hame (ain) is the French form of the Italian Amo, meaning “fishhook.”
Ance he got up a hame for gaen-aboot dogs, an' he had naethin' to mak' by that.
I wish I war safe at hame, or in amang Christian creatures o ony kind!
He that has a dog at hame may gang to the kirk wi' a clean breast.
We focht our way through it, but not a soul did we meet; and wha would gang out the day that can bide at hame?
He wantit her hame; and he's no are to dee onything ill, or at the wrang moment!
That'll hardly haud, seein' the marchioness hersel' cam' hame in her the last nicht.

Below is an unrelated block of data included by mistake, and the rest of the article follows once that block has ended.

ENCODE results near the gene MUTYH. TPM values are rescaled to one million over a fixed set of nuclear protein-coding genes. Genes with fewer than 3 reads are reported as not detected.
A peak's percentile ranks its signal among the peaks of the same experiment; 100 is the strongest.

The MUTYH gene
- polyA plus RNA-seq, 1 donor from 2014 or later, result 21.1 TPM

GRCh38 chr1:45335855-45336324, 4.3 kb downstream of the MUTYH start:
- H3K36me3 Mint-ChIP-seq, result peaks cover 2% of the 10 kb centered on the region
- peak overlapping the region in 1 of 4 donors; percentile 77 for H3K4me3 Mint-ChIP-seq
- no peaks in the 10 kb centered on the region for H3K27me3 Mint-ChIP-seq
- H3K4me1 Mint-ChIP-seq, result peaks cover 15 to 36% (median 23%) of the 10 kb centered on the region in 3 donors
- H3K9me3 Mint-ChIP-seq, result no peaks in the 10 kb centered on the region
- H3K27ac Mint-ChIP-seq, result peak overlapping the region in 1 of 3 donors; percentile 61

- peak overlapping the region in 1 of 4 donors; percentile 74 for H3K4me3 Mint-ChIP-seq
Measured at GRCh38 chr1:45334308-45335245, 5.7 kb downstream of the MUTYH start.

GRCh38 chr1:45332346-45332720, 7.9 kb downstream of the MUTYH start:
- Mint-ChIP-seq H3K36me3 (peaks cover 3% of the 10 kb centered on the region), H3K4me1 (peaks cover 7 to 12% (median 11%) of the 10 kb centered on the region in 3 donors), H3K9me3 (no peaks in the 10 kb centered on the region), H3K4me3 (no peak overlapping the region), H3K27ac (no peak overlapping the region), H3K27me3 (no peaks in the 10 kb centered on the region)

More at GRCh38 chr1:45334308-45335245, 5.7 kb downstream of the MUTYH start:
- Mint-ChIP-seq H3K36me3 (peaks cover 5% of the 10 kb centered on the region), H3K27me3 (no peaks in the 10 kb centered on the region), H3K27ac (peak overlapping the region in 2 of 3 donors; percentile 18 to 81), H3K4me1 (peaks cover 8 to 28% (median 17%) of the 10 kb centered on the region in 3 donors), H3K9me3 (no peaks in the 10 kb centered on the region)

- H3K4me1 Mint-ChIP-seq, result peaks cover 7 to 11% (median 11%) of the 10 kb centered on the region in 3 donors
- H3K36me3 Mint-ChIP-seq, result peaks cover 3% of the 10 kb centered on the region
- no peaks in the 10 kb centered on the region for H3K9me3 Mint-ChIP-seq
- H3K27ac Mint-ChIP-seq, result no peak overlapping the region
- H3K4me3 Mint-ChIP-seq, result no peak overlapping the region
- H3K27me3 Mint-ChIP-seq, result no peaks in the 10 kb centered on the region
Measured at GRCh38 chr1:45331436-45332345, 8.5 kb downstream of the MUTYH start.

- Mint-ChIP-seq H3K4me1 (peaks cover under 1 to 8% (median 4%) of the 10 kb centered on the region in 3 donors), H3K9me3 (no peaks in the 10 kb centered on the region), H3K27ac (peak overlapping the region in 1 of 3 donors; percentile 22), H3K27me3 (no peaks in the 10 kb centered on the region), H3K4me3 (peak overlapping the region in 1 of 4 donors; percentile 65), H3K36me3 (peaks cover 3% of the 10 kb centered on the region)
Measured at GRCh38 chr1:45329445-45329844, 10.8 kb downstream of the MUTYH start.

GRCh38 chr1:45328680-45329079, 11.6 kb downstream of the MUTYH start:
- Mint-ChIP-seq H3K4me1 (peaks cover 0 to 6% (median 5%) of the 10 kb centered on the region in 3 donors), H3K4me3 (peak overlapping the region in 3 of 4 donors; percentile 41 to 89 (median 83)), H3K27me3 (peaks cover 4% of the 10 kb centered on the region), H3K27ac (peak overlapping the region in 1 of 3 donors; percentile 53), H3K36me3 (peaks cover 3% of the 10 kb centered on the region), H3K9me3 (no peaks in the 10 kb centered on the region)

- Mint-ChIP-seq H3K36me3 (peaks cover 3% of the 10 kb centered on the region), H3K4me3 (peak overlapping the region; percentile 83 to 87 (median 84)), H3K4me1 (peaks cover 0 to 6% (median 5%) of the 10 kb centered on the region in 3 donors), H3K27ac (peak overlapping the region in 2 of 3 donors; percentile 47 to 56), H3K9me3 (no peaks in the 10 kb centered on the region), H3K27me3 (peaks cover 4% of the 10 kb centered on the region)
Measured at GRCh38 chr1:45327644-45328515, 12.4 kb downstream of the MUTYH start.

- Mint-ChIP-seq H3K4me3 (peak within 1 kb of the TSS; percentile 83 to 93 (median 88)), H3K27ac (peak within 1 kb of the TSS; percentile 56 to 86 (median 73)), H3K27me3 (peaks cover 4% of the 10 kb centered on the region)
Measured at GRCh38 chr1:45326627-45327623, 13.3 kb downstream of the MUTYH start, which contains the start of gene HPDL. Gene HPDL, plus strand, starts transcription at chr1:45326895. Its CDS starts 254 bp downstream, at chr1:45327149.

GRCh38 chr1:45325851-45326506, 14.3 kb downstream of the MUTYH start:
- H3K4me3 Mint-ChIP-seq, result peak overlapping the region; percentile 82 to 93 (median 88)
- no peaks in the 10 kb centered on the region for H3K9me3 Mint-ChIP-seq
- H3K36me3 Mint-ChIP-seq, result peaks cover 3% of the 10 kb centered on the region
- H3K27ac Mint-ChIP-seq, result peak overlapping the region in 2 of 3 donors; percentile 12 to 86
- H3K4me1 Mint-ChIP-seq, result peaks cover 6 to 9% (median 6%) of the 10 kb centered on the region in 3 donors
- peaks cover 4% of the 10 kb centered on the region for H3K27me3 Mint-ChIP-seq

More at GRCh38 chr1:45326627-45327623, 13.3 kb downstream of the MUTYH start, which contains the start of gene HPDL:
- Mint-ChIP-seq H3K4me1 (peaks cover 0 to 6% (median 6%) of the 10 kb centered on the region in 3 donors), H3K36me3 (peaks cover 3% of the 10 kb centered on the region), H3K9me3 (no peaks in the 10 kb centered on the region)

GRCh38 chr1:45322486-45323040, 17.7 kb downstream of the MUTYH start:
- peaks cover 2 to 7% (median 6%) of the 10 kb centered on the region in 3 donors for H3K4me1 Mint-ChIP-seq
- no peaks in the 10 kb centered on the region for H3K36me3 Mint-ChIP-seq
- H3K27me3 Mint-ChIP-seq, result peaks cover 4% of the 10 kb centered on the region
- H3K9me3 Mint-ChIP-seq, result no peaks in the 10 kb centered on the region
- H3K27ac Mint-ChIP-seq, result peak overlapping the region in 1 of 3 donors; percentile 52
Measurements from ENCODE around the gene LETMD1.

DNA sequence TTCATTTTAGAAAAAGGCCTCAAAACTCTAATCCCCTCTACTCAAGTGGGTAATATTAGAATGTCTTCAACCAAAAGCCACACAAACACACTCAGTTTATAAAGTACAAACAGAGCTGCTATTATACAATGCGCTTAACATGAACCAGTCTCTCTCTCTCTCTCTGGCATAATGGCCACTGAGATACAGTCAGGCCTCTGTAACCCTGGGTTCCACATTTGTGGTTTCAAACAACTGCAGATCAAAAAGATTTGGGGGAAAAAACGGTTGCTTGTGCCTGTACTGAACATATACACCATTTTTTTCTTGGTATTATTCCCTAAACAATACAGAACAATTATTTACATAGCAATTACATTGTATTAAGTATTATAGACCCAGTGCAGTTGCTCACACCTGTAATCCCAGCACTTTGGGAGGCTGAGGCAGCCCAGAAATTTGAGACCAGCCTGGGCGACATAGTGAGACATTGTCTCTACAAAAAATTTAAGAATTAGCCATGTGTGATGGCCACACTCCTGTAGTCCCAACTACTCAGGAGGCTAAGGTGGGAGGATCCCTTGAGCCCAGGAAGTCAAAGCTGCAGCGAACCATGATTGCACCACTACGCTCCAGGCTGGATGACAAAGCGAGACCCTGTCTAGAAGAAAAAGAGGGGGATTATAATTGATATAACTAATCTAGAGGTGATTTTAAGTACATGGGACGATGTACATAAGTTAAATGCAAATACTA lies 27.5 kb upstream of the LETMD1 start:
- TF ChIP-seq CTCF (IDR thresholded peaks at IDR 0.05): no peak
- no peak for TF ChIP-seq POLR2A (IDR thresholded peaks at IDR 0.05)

That once I shore split his pants for him with a hame strop.
I can tell ye he cam' hame this time wi' a weel-filled pouch, an' for the first week o' six workin' days he did mak' it spin!'
"They's a hame strap busted and Bill's loosin' all his furniture," explained the boy.